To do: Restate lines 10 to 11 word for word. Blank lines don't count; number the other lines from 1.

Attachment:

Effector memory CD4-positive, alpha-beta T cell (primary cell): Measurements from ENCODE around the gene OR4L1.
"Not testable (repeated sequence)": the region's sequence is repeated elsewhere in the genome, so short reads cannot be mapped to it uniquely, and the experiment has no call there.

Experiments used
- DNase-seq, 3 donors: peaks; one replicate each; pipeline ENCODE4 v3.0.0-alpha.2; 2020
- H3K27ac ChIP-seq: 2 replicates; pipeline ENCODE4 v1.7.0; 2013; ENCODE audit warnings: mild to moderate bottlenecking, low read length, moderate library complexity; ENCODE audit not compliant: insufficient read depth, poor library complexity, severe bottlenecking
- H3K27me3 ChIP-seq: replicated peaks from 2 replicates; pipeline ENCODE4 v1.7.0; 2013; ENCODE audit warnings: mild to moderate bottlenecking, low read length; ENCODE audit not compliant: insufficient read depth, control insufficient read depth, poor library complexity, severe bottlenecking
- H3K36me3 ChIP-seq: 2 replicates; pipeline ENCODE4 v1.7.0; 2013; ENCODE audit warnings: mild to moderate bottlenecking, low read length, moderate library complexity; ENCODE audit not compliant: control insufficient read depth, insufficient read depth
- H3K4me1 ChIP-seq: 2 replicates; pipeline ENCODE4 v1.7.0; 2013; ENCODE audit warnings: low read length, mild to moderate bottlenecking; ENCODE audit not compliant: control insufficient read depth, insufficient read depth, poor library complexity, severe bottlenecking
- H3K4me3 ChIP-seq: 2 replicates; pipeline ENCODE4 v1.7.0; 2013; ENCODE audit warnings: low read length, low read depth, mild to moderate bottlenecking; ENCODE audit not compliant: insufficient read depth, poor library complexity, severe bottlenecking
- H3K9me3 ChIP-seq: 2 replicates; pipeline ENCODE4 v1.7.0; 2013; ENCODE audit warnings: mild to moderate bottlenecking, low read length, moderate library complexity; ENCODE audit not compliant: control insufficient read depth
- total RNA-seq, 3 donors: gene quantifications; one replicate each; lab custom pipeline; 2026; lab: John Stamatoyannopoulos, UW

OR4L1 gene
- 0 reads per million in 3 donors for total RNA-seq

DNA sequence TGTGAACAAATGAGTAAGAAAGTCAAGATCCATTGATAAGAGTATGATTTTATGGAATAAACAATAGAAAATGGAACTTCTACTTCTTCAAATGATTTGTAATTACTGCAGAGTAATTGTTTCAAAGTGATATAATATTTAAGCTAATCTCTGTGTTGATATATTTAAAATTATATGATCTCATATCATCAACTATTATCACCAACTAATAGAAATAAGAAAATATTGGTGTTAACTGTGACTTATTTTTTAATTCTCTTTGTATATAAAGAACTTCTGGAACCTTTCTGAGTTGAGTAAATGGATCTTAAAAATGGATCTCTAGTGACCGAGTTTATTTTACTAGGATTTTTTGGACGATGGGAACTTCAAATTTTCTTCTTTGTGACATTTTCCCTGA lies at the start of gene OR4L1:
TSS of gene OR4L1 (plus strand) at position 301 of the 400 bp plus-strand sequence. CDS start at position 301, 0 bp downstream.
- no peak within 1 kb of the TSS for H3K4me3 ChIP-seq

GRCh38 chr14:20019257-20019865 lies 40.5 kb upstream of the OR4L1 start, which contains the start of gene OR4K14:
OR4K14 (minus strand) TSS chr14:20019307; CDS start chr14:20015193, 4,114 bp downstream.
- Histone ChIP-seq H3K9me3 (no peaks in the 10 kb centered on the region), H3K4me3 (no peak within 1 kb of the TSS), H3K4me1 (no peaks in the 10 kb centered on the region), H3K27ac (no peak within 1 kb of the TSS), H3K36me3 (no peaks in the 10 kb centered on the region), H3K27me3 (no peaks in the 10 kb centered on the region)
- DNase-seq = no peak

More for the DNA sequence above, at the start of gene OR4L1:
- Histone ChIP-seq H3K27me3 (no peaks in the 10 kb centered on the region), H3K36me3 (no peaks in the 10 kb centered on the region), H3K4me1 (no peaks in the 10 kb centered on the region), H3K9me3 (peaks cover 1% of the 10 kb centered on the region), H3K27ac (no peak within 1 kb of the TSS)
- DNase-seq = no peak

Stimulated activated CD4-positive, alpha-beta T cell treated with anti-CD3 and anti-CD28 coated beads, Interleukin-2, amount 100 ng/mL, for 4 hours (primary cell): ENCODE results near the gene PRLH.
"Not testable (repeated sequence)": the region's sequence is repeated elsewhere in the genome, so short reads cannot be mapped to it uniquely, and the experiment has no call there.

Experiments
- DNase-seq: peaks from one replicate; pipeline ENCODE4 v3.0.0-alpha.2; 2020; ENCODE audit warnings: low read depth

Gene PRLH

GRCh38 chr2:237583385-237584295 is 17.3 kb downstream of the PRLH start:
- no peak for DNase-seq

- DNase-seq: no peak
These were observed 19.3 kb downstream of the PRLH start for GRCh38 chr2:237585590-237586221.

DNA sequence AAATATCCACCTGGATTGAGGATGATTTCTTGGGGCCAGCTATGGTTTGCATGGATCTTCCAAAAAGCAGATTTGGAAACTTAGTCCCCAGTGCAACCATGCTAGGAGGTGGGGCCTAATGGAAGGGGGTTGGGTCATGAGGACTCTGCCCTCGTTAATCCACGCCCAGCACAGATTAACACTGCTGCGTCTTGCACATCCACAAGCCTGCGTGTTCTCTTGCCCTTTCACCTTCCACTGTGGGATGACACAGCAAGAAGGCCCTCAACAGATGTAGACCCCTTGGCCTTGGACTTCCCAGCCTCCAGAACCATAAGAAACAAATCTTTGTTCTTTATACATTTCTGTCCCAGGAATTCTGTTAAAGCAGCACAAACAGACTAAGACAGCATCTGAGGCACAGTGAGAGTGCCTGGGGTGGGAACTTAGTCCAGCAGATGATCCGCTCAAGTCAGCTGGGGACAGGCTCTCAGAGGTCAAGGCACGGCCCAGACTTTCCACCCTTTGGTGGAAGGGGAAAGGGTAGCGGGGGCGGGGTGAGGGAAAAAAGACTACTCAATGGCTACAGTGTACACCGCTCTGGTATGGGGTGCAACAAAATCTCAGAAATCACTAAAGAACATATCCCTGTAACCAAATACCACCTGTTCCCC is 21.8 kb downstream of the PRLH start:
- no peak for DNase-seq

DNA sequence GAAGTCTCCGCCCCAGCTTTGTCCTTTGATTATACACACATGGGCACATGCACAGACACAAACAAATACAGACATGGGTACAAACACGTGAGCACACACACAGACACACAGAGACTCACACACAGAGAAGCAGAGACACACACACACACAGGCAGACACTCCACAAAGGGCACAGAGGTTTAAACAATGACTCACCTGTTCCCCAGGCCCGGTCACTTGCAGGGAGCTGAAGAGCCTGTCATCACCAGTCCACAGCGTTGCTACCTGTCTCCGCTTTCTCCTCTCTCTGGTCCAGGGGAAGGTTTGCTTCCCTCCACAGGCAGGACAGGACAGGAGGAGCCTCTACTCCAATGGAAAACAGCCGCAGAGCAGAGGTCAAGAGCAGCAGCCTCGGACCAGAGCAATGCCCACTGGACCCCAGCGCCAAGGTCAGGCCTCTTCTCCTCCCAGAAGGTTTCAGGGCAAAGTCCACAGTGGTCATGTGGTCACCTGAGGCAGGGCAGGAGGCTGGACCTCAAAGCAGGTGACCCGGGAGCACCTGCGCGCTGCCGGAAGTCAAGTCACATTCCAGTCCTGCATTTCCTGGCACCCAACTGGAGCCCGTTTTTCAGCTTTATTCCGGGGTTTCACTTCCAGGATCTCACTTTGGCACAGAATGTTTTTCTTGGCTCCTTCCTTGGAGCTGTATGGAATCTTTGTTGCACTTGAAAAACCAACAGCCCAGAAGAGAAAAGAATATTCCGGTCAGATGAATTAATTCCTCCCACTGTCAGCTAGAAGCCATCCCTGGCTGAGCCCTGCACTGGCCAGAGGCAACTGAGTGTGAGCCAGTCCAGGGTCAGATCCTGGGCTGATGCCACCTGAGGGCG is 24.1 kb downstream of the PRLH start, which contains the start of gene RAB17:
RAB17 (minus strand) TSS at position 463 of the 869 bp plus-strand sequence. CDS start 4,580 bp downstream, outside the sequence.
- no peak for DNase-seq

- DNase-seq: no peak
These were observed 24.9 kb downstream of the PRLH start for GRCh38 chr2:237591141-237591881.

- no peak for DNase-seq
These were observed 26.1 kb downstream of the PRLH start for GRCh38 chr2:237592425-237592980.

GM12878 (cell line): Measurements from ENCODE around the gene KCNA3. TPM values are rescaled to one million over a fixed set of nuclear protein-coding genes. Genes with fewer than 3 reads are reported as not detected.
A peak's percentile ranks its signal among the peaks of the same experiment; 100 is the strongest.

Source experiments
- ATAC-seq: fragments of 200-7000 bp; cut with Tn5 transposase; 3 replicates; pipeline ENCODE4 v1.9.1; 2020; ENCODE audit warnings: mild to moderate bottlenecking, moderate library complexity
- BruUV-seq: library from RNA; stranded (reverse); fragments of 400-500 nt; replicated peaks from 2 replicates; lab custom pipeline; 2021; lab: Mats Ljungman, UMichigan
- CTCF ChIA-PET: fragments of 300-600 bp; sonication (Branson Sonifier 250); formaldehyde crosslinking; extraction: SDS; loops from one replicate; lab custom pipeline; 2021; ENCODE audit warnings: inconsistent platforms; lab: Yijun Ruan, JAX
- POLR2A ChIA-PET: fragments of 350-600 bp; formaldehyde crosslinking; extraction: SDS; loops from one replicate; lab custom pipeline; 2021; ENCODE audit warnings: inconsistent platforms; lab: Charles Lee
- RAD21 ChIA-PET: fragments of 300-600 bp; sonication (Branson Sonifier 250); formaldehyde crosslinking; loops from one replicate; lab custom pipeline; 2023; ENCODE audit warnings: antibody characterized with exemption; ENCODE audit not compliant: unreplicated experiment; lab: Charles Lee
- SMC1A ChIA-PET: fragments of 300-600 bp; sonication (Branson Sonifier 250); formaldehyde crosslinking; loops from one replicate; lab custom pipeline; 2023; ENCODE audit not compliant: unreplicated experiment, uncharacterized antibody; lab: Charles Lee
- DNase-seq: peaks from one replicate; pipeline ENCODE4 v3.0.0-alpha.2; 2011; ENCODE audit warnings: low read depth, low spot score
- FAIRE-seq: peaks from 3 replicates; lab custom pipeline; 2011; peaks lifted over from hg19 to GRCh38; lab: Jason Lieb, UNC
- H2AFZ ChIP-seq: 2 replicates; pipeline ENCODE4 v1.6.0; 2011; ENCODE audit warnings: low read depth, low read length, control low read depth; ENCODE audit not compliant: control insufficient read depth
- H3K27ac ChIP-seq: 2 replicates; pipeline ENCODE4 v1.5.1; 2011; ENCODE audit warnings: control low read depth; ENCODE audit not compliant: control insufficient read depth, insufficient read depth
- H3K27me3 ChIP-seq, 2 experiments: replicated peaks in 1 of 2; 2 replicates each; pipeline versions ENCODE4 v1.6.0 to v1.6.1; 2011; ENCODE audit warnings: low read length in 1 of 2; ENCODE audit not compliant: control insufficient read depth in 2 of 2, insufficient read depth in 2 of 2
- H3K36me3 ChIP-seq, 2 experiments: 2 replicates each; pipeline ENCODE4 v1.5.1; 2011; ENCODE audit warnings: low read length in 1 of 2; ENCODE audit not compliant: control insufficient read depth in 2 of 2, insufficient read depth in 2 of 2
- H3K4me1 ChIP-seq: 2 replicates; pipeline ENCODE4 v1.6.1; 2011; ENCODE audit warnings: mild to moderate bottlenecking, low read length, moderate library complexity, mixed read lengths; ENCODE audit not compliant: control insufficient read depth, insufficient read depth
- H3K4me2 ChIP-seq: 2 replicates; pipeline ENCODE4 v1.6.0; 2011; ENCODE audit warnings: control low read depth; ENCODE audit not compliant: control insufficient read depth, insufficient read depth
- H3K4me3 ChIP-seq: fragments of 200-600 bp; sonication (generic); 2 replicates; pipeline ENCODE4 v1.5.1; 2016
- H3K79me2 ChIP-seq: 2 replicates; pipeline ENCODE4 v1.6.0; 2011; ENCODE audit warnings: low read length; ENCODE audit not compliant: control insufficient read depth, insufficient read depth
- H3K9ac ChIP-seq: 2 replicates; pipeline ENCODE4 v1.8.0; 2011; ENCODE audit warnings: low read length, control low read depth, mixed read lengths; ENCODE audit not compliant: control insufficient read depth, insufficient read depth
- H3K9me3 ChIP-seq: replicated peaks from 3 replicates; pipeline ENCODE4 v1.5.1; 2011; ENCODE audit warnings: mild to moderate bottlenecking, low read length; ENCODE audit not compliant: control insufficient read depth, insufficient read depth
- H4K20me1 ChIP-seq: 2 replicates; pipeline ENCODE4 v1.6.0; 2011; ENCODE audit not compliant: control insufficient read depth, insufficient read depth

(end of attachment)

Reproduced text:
- H3K9me3 ChIP-seq: 2 replicates; pipeline ENCODE4 v1.7.0; 2013; ENCODE audit warnings: mild to moderate bottlenecking, low read length, moderate library complexity; ENCODE audit not compliant: control insufficient read depth
- total RNA-seq, 3 donors: gene quantifications; one replicate each; lab custom pipeline; 2026; lab: John Stamatoyannopoulos, UW